‘Property Week’ reports:
“Business owners in London’s Chinatown are banding together to fight back against rent rises amid fears the character of the area could be irredeemably changed as traditional restaurateurs are forced out and replaced by chains.
Around 40 tenants in Chinatown have signed up to an initiative to share rent information in a bid to empower tenants in their negotiations with landlords.
The initiative, driven by the West End Chinatown Tenants’ Association (WECTA), with support from the Federation of Small Businesses (FSB) and occupiers agency DeVono Property, will see the creation of a shared digital database of rents in Chinatown, in a bid to improve transparency around rent levels.
“This is about starting a fight back against rent hikes which are forcing businesses to close and move out of the area,” said Jon Man, WECTA chair.
Man hopes that through strength in numbers tenants in he area will be able to force landlords – and in particular the dominant landlord Shaftesbury, which owns around 70 premises in Chinatown – into fairer negotiations with tenants.
Man has seen the rent on his restaurant in Wardour Street rise from £66,000 a year in 2000 to £244,000 – and he has another rent review due in two years. He says he fears that he will be forced out of the area along with a host of other businesses.
“What we want is a fairer system – and we hope that by sharing information tenants will be more empowered in their negotiations,” said Man, adding that the database would also ensure new tenants to the area would not overpay.
“People coming into the area will be able to see the level of rents that are being charged, which is really important because when someone comes in and overpays that has an effect on the whole area.”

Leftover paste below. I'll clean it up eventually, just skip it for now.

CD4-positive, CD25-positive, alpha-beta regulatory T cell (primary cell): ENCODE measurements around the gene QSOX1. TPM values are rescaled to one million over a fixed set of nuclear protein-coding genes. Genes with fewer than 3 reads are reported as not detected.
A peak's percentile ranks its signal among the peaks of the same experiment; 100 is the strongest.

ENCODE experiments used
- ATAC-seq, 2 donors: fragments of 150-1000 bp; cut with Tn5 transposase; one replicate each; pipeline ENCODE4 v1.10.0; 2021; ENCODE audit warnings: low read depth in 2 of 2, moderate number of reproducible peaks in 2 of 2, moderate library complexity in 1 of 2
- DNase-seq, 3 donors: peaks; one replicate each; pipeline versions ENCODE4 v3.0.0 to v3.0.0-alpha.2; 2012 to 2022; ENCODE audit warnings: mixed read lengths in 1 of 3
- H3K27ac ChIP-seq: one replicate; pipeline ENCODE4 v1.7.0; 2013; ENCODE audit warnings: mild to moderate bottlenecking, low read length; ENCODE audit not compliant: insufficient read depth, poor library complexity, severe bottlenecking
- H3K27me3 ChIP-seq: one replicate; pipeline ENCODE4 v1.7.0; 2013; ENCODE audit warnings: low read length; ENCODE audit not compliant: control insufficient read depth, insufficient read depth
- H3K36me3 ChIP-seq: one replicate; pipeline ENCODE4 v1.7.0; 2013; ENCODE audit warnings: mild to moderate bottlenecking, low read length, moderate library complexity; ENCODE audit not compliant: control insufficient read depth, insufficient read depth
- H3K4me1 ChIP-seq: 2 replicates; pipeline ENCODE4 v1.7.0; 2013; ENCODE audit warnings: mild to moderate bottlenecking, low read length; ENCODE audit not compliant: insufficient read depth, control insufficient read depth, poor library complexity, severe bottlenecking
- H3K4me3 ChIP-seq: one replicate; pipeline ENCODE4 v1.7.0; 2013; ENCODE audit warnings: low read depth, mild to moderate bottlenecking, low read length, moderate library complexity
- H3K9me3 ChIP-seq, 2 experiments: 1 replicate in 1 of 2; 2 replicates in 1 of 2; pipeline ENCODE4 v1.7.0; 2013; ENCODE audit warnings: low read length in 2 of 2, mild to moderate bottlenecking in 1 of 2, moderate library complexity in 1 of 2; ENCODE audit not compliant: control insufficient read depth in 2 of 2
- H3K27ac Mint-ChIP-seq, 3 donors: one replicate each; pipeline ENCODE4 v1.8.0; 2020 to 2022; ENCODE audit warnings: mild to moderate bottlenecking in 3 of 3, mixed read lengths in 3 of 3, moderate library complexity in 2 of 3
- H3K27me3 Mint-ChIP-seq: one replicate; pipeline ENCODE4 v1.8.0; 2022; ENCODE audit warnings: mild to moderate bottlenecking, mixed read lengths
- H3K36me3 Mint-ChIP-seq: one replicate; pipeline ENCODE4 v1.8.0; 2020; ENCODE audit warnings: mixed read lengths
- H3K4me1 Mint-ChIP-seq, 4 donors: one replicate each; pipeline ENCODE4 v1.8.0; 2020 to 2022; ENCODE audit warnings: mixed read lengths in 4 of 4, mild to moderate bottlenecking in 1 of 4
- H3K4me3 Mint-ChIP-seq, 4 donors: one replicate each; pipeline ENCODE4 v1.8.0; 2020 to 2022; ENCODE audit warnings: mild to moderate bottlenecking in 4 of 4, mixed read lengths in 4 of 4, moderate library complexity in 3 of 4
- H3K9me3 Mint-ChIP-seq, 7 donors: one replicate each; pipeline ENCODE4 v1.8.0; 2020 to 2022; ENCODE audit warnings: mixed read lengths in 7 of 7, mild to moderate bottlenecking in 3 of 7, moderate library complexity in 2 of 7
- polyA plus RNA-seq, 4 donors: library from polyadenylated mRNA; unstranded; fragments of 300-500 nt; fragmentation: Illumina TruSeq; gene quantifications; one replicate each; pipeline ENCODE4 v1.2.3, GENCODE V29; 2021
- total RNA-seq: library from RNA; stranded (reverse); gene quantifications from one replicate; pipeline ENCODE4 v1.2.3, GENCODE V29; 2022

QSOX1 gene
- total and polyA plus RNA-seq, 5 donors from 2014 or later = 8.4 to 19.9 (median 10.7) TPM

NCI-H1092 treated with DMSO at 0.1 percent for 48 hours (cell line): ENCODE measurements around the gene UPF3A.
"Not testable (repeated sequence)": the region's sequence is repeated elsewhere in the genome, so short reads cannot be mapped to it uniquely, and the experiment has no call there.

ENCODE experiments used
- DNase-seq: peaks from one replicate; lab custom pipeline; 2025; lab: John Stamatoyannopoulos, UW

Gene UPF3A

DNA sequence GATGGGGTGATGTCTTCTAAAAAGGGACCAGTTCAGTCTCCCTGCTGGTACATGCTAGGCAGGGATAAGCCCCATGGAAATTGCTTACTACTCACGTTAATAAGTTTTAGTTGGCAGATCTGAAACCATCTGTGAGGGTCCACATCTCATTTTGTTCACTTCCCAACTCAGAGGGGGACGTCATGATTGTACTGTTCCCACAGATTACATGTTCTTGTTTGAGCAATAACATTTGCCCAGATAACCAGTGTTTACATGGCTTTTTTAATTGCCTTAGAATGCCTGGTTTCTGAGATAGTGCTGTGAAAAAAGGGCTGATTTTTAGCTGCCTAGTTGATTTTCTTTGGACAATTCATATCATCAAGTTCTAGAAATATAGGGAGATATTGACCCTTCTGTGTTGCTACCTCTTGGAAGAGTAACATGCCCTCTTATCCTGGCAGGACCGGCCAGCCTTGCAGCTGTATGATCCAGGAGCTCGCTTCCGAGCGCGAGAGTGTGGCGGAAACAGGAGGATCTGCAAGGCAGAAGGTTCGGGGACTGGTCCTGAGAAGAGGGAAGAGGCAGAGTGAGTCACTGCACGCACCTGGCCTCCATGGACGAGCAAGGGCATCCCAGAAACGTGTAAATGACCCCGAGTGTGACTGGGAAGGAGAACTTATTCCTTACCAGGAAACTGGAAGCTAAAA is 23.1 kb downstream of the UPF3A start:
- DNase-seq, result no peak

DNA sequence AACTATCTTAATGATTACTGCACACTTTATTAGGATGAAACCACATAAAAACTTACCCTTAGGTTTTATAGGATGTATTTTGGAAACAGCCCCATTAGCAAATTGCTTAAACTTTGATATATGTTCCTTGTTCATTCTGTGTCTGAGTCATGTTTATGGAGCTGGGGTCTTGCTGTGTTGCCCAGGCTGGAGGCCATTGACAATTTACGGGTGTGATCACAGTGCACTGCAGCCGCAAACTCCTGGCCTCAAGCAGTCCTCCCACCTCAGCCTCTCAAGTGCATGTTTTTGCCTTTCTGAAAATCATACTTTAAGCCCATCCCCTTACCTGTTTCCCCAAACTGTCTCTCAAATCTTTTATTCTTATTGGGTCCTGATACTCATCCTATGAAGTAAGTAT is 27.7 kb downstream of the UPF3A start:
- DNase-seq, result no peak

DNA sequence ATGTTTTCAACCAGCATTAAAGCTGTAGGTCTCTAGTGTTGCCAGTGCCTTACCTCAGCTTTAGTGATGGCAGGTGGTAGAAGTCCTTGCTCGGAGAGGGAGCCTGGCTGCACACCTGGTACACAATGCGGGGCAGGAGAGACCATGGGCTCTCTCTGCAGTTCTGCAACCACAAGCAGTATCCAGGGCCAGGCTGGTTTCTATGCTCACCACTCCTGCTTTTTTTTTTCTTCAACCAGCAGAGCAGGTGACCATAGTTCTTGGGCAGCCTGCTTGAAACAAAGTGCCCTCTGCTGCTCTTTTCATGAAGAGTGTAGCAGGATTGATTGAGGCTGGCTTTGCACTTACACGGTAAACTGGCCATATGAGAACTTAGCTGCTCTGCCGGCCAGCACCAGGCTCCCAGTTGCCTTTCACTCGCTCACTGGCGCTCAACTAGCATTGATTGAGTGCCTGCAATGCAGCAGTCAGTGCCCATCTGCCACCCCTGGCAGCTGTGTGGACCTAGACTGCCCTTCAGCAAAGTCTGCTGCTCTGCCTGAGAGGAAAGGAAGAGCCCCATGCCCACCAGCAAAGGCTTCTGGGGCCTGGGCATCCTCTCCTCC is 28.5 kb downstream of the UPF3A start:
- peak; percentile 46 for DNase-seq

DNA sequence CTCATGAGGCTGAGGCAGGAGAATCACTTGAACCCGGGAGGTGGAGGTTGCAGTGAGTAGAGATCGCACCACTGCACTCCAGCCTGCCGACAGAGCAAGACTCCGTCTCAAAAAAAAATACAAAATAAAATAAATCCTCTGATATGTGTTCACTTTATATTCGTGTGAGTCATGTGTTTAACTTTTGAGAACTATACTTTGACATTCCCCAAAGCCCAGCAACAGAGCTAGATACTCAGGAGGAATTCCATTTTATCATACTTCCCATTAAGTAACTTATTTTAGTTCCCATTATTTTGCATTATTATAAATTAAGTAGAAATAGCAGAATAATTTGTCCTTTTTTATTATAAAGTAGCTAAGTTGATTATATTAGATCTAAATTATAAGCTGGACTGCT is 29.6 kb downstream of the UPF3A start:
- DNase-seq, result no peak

The WECTA is launching the initiative with an event at the Langham Hotel today, with more than 100 business owners from Chinatown expected to attend – and Man hopes the majority of those will commit to sharing their rent information on the database. “The more tenants we get the stronger the platform will be,” he added.
Sue Terpilowski, FSB London policy chairman said the initiative was the first of its kind in the UK and if it proved successful the FSB would look to adopt it as a model that could be rolled out to other areas of London, such as Shoreditch and Brick Lane, where small businesses are being hit by rapid rent hikes.
“Ultimately the aim is to replicate this across the UK as much as possible,” she added.
Adam Landau, of DeVono Property, said the agency already had a database of around 16,000 tenants across London which could feed into a wider shared platform to empower tenants in the capital.
“It’s a landlords’ market at the moment – but it won’t always be that way. If the economy dips landlords that have raised rent to unsustainable levels will find themselves without tenants,” he said. “So the more we can do to create a fairer system the better for everyone.”
Shaftesbury has been contacted for comment.”